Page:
Anti-DRM tide rises inside Sony; Scotch tape defeats rootkit

Summary:Just a few quick hits on the still evolving Sony rootkit story.  Boing Boing's Cory Doctorow claims to have received an e-mail from a highly placed source within Sony BMG indicating that record label heads may be rethinking DRM (Digital Restrictions Management) as a part of their business.

Just a few quick hits on the still evolving Sony rootkit story.  Boing Boing's Cory Doctorow claims to have received an e-mail from a highly placed source within Sony BMG indicating that record label heads may be rethinking DRM (Digital Restrictions Management) as a part of their business.  According to Doctorow's blog entry, several artists are furious because of how Sony's faux pas may hurt their relationship with fans who are doing the right thing buy purchasing music.  DRM was applied to certain CDs without the approval of the artists.  Doctorow also has a two part round up (part I, part II) of the Sony rootkit timeline. 

Meanwhile, elsewhere on the Net,  Gartner has issued a research note that talks about how all that's needed to defeat Sony's rootkit DRM, as well as DRM that has been applied to other CDs, is to use nothing more than an opaque piece of tape on the outer edge of so-called protected CDs.   The "outer edge" technique for uncorking protected CDs is nothing new, having first surfaced back in 2002 when similar copy protection technologies from Cactus Data Shield (CDS) and Key2Audio were defeated in pretty much the same way.  I took a walk down ZDNet memory lane to look at the CD copy protection headlines of that time and here's what I found:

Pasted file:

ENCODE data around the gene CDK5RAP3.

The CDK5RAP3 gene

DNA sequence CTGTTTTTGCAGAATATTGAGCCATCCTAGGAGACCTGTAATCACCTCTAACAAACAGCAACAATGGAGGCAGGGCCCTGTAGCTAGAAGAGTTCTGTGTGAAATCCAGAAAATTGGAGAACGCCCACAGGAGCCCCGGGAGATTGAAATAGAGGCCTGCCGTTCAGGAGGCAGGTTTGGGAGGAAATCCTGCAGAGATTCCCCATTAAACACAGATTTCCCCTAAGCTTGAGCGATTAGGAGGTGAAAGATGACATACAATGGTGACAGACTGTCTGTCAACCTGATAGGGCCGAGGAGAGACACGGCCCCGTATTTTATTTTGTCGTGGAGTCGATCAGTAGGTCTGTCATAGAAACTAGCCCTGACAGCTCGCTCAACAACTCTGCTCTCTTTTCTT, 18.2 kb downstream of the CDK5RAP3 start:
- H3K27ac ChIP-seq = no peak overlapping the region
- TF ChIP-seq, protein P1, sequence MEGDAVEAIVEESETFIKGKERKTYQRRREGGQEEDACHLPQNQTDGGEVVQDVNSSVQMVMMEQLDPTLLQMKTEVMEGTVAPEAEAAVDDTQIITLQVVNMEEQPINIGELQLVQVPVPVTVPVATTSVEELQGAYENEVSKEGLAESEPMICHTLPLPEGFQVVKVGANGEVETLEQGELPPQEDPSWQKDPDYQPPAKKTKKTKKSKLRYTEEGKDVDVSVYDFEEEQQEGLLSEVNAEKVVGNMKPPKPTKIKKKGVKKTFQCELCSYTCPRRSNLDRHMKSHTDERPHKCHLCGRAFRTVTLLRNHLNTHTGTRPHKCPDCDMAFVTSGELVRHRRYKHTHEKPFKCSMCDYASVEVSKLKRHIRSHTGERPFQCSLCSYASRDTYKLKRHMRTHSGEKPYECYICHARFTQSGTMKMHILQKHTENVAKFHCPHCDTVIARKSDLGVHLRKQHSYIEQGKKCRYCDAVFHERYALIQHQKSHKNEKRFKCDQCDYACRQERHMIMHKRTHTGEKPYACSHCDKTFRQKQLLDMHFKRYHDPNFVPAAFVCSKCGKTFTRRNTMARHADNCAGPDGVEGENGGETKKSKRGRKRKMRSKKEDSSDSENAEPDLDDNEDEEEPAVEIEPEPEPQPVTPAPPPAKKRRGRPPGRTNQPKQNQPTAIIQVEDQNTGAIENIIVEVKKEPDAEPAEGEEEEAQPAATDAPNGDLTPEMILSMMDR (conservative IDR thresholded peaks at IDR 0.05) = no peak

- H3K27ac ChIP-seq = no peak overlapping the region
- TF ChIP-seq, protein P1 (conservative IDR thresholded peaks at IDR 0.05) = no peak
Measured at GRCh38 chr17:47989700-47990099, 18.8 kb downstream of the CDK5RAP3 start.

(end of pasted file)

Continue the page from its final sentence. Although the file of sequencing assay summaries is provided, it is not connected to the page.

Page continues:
Ah, deja vu all over again.  How does the saying go?  History will repeat itself?

Topics: Tech Industry

About

David Berlind was fomerly the executive editor of ZDNet. David holds a BBA in Computer Information Systems. Prior to becoming a tech journalist in 1991, David was an IT manager.

Kick off your day with ZDNet's daily email newsletter. It's the freshest tech news and opinion, served hot. Get it.

Related Stories

The best of ZDNet, delivered

You have been successfully signed up. To sign up for more newsletters or to manage your account, visit the Newsletter Subscription Center.
Subscription failed.